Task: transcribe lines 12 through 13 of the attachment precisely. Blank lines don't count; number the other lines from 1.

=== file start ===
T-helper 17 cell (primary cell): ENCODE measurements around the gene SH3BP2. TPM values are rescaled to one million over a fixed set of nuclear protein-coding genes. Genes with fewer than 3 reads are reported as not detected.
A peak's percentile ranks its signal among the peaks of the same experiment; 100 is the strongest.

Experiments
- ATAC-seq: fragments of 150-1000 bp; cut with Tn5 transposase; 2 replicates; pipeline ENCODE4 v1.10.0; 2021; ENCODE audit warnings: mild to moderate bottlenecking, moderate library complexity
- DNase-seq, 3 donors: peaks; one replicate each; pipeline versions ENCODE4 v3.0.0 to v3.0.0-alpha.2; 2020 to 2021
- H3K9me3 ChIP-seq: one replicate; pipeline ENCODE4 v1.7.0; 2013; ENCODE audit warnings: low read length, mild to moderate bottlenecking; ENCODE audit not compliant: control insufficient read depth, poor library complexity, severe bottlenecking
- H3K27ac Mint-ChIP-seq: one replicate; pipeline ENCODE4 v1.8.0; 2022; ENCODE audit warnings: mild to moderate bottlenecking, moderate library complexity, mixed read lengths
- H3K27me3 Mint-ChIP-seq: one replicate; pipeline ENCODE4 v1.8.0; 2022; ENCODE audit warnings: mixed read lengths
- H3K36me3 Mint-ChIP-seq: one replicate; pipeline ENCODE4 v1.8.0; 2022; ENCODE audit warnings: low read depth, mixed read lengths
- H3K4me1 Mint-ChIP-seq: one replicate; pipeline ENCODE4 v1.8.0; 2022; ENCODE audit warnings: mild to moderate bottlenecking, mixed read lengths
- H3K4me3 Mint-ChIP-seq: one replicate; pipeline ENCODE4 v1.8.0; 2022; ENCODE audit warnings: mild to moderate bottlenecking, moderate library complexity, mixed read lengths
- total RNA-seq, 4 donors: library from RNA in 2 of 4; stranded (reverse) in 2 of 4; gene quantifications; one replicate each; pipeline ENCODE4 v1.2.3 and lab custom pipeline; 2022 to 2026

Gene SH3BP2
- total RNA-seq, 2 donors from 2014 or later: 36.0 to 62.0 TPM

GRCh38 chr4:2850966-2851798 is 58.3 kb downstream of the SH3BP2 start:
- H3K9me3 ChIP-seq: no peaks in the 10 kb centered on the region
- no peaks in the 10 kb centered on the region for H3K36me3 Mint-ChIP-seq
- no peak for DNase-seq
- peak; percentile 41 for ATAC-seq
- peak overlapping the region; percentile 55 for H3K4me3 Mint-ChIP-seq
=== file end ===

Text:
- total RNA-seq, 4 donors: library from RNA in 2 of 4; stranded (reverse) in 2 of 4; gene quantifications; one replicate each; pipeline ENCODE4 v1.2.3 and lab custom pipeline; 2022 to 2026

Gene SH3BP2